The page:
October is for Salmon Fishing & Waterfall Chasing in Pulaski, NY
October 16, 2021
Along the Salmon River in Owego County, you’ll find the village of Pulaski. Why is it famous, you ask? Because it is one of the best spots for salmon fishing – in the country. That’s right. People don’t travel just from all corners of New York, but from states thousands of miles away. During the fall months, you’ll see license plates from across the US filling up the small town roads. All coming together to go – or watch – salmon fishing in Pulaski, New York.
When is the best time for salmon fishing in New York?
When the leaves start to turn and there’s a crisp breeze in the air, it’s prime salmon fishing time. Late-September through mid-October, the Salmon River in Pulaski is filled with hopeful anglers. Chicken barbecues are held on the weekends both to fuel the fishermen and feed the visitors. Plus, the peak foliage is just another reason to visit Oswego County at this time of the year.
What makes salmon fishing so special?
Honestly, there are a few reasons that salmon fishing is so unique.
First of all, salmon is delicious! So if you catch a good salmon, you’ve got a great meal in your future.
Secondly, salmon fishing is pretty exciting – both as an angler and as a spectator. With the rapid current of the Salmon River and cooling fall temperatures making ideal conditions for the salmon, you’ll often see them jumping in the water. Plus, the two types of salmon common in Pulaski, Chinook and Coho, can grow to be 8 to 30 pounds. Those are some big fish! So seeing them jump right in front of you – or watching an angler try to reel one in – is a lot of fun.
Third, it’s just really interesting. The anglers typically don waders and boots so they can venture into the rushing waters of the Salmon River. They use fly fishing equipment, which is different than your standard fishing poles. So watching them whip the line through the air is pretty neat!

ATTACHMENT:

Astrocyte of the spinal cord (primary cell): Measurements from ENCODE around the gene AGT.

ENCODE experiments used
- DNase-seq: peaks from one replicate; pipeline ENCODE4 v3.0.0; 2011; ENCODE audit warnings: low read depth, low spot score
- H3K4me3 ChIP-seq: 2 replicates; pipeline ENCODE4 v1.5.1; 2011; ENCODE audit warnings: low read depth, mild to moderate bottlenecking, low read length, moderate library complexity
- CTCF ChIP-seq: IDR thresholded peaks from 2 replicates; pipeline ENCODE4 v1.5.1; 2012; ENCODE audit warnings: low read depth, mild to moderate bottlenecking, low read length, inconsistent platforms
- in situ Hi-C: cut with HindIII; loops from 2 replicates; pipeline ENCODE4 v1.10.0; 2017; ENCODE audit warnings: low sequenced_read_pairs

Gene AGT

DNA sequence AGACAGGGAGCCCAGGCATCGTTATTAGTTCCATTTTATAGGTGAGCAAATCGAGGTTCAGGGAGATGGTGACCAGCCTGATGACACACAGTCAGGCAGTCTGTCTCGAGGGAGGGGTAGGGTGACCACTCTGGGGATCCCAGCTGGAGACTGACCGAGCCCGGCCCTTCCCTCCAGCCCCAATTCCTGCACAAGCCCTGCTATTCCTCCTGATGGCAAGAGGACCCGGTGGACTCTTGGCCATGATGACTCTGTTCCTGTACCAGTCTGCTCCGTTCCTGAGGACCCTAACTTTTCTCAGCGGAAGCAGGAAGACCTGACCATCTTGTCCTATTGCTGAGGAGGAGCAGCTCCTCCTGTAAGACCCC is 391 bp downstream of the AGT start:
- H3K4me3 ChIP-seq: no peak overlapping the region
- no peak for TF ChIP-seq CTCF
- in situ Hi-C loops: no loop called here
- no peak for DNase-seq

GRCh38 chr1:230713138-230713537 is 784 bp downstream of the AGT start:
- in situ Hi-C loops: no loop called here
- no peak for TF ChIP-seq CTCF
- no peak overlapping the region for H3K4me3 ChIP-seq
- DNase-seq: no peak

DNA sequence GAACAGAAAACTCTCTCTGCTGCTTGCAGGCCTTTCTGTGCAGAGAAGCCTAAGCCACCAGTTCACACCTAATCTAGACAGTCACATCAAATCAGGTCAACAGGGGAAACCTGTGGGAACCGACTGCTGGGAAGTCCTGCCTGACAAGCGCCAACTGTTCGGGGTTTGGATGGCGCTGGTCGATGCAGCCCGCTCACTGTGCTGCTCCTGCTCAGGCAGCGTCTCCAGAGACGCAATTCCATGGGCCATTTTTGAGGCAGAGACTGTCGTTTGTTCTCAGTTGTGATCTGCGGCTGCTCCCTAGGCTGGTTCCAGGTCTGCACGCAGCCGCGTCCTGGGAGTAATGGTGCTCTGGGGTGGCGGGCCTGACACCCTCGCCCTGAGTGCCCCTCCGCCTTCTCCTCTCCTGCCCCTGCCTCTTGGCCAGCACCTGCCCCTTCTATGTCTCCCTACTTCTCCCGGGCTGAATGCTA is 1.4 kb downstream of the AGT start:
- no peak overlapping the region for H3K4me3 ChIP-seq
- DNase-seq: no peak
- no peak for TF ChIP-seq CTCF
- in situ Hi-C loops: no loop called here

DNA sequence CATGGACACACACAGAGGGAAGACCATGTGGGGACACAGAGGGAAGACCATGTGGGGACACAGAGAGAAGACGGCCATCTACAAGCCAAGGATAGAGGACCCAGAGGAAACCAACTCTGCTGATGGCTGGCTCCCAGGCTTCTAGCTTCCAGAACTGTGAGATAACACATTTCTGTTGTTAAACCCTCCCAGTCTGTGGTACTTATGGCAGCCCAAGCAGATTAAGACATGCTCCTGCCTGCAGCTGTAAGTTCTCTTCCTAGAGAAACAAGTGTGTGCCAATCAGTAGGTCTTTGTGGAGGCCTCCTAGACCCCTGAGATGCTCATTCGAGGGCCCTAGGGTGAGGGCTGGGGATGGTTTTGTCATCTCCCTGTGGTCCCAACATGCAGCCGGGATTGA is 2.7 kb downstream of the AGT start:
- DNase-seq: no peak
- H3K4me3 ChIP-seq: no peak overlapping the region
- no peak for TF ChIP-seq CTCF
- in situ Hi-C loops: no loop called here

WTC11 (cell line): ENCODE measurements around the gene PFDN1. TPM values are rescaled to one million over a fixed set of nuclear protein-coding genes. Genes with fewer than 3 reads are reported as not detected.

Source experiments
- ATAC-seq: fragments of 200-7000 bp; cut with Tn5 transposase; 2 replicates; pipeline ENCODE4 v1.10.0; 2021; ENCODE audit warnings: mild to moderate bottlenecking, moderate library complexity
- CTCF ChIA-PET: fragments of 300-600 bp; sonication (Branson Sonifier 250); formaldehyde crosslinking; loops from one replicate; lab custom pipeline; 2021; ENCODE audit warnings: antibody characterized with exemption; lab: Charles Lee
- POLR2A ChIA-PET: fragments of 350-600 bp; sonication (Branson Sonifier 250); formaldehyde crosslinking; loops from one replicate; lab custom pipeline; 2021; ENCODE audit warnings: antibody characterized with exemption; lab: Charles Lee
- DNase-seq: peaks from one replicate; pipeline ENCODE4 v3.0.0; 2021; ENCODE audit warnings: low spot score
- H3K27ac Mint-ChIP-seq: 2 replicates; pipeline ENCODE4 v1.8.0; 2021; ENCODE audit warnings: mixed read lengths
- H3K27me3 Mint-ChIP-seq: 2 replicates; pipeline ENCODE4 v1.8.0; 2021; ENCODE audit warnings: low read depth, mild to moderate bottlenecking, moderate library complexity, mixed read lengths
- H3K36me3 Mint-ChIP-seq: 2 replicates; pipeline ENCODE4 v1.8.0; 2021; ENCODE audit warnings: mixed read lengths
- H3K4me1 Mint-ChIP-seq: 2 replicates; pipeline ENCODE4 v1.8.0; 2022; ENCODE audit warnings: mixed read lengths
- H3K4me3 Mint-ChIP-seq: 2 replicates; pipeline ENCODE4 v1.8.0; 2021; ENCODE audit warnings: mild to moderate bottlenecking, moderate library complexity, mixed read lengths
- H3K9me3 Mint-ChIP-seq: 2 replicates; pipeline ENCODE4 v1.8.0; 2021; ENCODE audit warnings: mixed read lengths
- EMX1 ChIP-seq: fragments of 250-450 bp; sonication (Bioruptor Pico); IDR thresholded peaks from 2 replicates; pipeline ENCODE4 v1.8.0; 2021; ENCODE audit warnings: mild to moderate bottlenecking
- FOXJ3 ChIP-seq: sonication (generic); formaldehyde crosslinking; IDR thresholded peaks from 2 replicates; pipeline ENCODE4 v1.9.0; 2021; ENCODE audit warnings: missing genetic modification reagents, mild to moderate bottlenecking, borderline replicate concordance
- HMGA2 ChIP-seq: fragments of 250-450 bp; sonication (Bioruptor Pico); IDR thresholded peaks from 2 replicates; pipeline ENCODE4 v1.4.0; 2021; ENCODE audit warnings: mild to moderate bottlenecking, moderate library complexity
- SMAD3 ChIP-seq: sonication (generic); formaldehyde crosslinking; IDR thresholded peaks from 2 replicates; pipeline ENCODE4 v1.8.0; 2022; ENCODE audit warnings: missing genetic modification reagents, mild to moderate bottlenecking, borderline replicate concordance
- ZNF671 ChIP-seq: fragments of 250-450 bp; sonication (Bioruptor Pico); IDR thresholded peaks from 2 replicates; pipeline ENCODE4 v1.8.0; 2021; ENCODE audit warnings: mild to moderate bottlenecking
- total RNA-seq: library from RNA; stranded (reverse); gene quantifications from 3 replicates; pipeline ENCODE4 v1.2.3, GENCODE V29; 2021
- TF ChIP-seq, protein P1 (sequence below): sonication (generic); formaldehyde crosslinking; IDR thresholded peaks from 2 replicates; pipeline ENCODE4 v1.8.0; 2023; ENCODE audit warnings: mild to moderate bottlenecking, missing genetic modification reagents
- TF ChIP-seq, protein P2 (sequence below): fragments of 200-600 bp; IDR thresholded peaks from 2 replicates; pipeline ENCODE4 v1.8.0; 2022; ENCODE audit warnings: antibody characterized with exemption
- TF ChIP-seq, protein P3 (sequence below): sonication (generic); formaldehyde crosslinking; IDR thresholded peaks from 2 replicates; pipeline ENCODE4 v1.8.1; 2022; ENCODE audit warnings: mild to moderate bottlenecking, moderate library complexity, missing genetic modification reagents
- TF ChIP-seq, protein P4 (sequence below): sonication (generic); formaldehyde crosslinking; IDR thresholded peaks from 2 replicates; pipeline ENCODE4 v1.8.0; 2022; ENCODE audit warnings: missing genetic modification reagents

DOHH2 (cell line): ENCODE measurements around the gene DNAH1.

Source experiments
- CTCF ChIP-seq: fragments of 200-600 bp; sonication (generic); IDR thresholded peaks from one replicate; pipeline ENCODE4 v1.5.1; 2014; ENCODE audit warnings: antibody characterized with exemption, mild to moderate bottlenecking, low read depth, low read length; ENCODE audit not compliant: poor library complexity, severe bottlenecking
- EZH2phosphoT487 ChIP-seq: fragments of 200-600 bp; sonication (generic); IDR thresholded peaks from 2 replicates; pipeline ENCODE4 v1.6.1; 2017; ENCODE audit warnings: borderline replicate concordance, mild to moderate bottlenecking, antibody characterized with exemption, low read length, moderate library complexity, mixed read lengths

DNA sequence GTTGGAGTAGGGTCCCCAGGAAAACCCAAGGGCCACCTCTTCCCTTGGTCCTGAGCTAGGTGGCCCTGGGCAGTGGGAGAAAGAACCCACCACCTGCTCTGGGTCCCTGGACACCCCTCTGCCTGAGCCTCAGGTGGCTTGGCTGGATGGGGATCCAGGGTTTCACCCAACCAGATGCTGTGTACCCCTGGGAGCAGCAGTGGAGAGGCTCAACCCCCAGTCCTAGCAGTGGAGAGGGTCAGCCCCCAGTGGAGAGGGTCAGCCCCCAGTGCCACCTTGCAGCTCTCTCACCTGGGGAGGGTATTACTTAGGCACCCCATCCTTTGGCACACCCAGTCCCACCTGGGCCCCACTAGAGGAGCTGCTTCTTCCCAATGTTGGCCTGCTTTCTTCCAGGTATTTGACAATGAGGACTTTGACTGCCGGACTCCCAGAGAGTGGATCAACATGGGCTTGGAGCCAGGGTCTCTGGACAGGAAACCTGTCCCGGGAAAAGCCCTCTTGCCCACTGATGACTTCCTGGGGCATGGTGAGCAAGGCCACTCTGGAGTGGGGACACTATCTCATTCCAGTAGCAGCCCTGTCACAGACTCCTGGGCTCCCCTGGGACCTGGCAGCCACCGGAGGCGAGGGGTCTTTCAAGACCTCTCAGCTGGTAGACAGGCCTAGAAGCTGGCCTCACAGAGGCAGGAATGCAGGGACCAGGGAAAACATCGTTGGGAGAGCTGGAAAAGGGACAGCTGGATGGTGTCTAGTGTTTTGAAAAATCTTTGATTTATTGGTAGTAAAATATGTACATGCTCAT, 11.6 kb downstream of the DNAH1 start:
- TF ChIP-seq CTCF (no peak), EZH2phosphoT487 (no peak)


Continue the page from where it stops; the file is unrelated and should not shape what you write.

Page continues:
Where do the salmon come from?
Good question! Stocking the Salmon River is one of the main tasks of the NYS Department of Environmental Conservation. The fish hatchery is located just outside of Pulaski, along Route 22.
Wild salmon broodstock return to the hatchery each year to spawn. Then, the DEC collects the eggs and transfers them into various pools as they age to provide them their ideal living environments. Careful attention is paid to the temperature, current, and minerality of the water. Once the salmon reach a certain size, they are ready to be released back into the wild. The Salmon River Hatchery supplies fish to over 100 waterways across New York State, including 3.5 million trout and salmon.
But don’t be fooled. Just because the hatchery stocks millions of fish, doesn’t mean they are all spawned in the hatchery pools! According to a study conducted in 2015, about half of the salmon in Lake Ontario are actually wild bred. Furthermore, they believe that roughly 70% of salmon caught by anglers in the river are wild.
Where to Watch Salmon Fishing in Pulaski
If you’re coming from the south, you’ll likely be taking Route 11 into Pulaski. Once the road turns and becomes a bridge over the Salmon River, you’ve found prime spectator spot. Right along the bridge that leads into the village is where most spectators gather to watch the anglers. If you’re visiting on a weekend, parking may be tricky to find, so it may take a few passes through the village to find a spot.
Views from both sides of the bridge are fantastic – just be careful crossing the road! You’ll see fishermen and fisherwomen filling the water, the banks, and the walls of the river, each vying for the prized salmon.